Jersey to Consider Revision to its Charity Law
Jersey is better known as an international finance centre than for its philanthropic activities despite a very strong charitable culture which has been well established for many years. Many readers may be unaware of Durrell, the Boots family, Howard Davies or more recently the activities of the recently knighted Sir David Kirch. It’s time for Jersey’s Philanthropic sector to take a more prominent role!
Jersey has drafted new charity laws which have been presented to the states assembly for discussion. The framework within which charities currently operate in Jersey can arguably be considered as outdated, insufficient in parts and in need of improvement. Indeed the current definition of “charity” as set out in 1961 Income Tax Law is drawn from the 1601 Statute of Elizabeth and is interpreted to exclude major areas of bona fide charitable activity, for example community sporting activity.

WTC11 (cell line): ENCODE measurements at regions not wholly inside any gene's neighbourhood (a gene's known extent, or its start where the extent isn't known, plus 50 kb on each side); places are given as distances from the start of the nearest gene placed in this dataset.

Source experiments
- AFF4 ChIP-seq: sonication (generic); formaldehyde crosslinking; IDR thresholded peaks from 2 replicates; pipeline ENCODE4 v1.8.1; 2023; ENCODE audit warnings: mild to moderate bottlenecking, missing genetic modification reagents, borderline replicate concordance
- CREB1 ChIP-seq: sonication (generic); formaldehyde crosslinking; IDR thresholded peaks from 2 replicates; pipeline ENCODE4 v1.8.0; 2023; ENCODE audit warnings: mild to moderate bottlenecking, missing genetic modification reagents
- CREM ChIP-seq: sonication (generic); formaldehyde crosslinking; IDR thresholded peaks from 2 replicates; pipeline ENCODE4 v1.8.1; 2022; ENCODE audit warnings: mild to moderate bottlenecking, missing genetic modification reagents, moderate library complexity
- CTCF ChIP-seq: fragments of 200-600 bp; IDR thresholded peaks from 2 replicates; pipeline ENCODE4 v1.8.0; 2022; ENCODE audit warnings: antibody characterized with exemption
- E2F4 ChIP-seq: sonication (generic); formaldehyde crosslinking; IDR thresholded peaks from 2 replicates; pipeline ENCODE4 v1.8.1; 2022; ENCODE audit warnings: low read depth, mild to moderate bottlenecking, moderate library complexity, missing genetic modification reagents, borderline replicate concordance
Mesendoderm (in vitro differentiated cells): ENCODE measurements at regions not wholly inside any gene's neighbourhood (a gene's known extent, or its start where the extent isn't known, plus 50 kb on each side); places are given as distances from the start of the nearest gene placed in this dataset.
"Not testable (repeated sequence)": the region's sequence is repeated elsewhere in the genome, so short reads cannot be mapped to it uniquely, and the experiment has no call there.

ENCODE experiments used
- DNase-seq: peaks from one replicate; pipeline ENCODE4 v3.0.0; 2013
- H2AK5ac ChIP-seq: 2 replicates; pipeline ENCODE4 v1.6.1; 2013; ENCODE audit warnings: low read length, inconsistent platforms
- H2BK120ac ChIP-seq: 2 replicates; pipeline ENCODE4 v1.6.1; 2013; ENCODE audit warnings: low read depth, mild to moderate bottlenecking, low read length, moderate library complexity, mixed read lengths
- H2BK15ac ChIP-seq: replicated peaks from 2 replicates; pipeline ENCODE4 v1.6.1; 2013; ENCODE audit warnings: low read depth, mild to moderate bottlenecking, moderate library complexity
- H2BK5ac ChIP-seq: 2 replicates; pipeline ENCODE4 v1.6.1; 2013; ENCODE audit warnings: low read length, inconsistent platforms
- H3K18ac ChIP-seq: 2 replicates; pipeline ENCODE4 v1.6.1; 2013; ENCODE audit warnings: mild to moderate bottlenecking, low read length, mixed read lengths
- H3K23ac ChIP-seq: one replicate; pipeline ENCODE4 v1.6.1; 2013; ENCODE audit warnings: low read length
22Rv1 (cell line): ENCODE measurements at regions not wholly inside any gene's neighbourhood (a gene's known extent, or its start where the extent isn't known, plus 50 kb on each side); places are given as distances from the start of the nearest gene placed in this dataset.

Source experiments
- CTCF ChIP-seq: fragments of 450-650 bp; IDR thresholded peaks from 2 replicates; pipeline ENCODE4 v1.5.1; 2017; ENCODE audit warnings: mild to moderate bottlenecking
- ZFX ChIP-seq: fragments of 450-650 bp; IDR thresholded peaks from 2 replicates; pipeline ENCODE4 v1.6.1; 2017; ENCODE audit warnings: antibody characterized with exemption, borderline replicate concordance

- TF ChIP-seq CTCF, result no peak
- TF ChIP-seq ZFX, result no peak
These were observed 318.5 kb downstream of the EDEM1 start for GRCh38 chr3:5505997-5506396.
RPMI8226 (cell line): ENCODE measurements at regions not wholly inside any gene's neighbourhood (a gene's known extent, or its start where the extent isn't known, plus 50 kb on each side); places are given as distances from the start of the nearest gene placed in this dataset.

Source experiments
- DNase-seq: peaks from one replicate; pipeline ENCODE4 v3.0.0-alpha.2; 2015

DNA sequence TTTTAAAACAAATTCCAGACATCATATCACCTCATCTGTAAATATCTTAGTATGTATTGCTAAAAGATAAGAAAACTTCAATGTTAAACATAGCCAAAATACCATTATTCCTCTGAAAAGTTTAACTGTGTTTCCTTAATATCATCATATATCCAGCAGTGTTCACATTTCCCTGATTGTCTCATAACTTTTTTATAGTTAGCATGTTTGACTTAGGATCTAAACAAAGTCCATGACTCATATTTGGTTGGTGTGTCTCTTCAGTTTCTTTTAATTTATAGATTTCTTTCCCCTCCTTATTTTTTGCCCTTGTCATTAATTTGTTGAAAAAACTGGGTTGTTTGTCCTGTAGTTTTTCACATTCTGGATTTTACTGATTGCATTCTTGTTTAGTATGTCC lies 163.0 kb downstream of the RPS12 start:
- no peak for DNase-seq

That definition also does not make the delivery of public benefit a requirement for all charities, thus a charity can operate in a field which is considered charitable but potentially not benefit the wider public.
In addition, there is currently no regulatory body specifically established to oversee the establishment and activities of charities, which by the nature of work they undertake and position they hold in the community, receive public trust and other benefits such as tax exemptions.
A comprehensive consultation and review process has been conducted leading to draft legislation being proposed full details of which are available at the following link http://www.statesassembly.gov.je/AssemblyPropositions/2014/P.108-2014.pdf
With Jersey’s internationally acknowledged expertise in trusts, the development of a modern law governing charities will undoubtedly provide greater opportunities for Jersey as a centre of Philanthropic activities.